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Monday, November 29, 2021

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Dr. John Weir (1809-1878) Historical Marker Dedication

Madison County Historical Society

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The Madison County Historical Society (MCHS) invites the public to attend the dedication of a new Illinois State Historical Marker on Sunday, Dec. 5, 2021, at 2 p.m. at 715 N. Main Street in Edwardsville. The new ISHS marker will commemorate the home and work of Dr. John Weir (1809-1878). Sunday’s dedication also serves as a kick-off for the Society’s Centennial year. The first meeting of the Madison County Historical Society was held on Dec. 3, 1921, the 103rd anniversary of Illinois statehood.

Illinois Heritage, November–December 2021

Volume 24, Number 46

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In this issue of Illinois Heritage we explore the “Badger Huts” of Jo Daviess County, the destruction of an elegant Italianate farm house in Springfield, the remarkable career of author and editor William Maxwell, Ottawa’s tent colony for the treatment of tuberculosis patients, the elegant art of Christia M. Reade, Joseph Harker’s ascent from the coal mines of southern Illinois to the presidency of the Illinois Woman’s College in Jacksonville, and so much more, including several newly installed historical markers around the state.

If you haven’t already done so, now is the time to renew your ISHS membership. In the coming weeks you will be receiving reminders in the mail from the University of Illinois Press, which handles our subscription and membership renewals. Early renewals help cut down on costs and give us a leg up on the new year. Thanks to all of you who have already sent in your renewals. We look forward to hearing from you in 2022.

William Furry
Executive Director

 

The Mysterious Bard of Sangamo: Early Illinois poet brought to life in new video production

Illinois State Historical Society

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John Hancock, a well-traveled, heart-broken poet, arrived in Springfield in the summer of 1831. His journey began in Cornwall, England, in the late 18th century, with stops in Italy, France, London (where he studied law), and Canada before his arrival in the Sangamo Country, where he secured a job selling whisky and sundries in Jacob Capps’ Grocery. According to ISHS director John Hallwas, professor emeritus of history and English at Western Illinois University and a Medievalist who has written more than 20 books about Illinois history and culture, Hancock was the finest poet in the Midwest in the 1830s, a writer of exceptional depth who wanted to capture the Prairie experience in verse. He succeeded admirably. Hallwas’ book, The Poetry of H: Lost Poet of Lincoln’s Springfield (Ellis Press, 1982), is the basis for his new play, The Mysterious Bard of Sangamo, which was recorded this past summer.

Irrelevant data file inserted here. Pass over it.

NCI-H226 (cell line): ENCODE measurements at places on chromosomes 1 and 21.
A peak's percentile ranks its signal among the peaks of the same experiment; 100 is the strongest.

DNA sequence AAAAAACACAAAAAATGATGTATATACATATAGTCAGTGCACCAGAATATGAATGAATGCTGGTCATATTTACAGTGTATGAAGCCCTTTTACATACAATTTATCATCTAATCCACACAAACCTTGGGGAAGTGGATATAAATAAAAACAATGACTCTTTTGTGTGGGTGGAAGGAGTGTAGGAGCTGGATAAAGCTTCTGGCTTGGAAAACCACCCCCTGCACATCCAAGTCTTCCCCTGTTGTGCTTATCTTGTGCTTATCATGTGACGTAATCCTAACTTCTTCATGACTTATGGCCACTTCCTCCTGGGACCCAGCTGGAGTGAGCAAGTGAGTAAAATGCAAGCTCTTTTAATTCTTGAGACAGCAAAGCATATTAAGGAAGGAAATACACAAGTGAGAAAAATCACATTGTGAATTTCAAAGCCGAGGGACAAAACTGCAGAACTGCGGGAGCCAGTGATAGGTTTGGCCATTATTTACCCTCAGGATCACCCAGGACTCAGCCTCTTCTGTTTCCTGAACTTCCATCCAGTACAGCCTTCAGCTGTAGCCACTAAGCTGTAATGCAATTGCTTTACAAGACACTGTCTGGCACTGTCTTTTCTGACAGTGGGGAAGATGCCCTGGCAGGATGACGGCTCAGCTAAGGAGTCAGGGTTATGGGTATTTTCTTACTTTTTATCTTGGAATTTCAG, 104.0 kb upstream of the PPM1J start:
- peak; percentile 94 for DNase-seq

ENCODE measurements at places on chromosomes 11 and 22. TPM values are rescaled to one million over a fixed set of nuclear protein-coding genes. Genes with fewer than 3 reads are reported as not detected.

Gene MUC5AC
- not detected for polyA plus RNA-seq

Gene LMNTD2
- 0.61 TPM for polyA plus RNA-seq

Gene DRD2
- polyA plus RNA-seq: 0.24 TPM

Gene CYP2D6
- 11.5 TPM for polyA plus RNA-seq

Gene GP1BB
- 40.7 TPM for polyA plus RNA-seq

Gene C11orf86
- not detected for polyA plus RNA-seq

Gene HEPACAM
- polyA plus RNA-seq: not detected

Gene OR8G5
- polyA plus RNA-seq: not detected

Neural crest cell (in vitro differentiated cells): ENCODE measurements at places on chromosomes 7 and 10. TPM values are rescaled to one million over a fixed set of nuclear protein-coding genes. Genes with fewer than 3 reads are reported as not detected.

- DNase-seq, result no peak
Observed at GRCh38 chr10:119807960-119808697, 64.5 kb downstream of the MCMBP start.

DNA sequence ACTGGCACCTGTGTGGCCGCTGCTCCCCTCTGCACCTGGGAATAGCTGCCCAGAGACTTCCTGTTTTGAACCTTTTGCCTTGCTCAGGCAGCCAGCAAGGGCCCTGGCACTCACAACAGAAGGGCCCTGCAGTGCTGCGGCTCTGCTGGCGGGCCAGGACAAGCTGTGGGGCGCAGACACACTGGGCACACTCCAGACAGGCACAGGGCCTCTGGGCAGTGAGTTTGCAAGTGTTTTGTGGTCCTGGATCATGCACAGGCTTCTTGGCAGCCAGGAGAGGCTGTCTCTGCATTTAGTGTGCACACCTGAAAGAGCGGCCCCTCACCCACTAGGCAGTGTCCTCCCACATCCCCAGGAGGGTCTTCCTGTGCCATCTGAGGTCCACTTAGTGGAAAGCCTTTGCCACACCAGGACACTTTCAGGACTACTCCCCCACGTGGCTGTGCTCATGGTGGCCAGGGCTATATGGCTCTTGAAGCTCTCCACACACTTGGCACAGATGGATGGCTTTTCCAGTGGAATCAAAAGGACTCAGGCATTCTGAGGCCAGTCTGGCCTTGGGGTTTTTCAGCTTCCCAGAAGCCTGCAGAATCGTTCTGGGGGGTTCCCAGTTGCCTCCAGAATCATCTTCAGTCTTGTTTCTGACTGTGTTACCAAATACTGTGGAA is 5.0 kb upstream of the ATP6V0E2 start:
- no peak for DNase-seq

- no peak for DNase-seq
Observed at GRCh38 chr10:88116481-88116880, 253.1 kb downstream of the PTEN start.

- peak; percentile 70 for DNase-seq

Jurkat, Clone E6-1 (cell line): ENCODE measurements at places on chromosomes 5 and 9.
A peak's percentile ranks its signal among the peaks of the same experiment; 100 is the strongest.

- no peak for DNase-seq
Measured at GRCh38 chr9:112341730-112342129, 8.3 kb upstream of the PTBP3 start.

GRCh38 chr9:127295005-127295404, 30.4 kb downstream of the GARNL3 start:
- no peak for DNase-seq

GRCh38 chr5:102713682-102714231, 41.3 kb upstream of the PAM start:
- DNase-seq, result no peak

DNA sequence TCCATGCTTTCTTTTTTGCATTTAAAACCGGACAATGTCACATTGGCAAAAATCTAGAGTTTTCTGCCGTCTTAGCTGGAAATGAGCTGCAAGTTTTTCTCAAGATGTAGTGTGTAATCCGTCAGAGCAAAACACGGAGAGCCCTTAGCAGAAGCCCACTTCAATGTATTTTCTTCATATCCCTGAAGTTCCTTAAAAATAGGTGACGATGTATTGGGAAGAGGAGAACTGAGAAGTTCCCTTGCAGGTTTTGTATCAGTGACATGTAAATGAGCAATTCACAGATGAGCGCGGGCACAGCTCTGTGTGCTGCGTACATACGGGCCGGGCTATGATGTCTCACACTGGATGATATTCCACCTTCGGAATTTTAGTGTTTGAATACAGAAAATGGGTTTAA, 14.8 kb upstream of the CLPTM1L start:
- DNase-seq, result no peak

Illinois Heritage, September–October 2021

Volume 24, Number 5

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To our readers:

Traveling around Illinois is my job and my joy. Last month I visited Oregon, Princeton, Carbondale, Ottawa, Downers Grove, East Peoria, Pullman, Decatur, Centralia, and a zillion towns in between.  I chatted with librarians, church organists, receptionists, a couple of cops, and folks on the street and, guess what—the topic wasn’t the pandemic, it was Illinois history. I passed out copies of Illinois Heritage to dozens of potential new ISHS members, handed out business cards, showed off our new flashy holiday ornament, presented the Society’s new Lincoln-Douglass statuette (designed by sculptor John McClarey) to worthy donors, and even delivered poles to communities planning historical marker dedications.

But the thing that gives me more pleasure than traveling the state is sharing the latest issue of Illinois Heritage with you. This modest little magazine, now nearly 25 years old, is written by some of our most dedicated historians who continue to seek out and share new stories from our Prairie State past. Our family of history tellers grows with each issue too. These are extraordinary folks; I hope you’ve come to value them as I do. 

Thank you for being members of the Illinois State Historical Society. Thanks for being part of our history, and for letting us be part of yours.

Share your Heritage, be “Lincoln-hearted,” and have a safe and joyous equinox. 

William Furry
ISHS Executive Director

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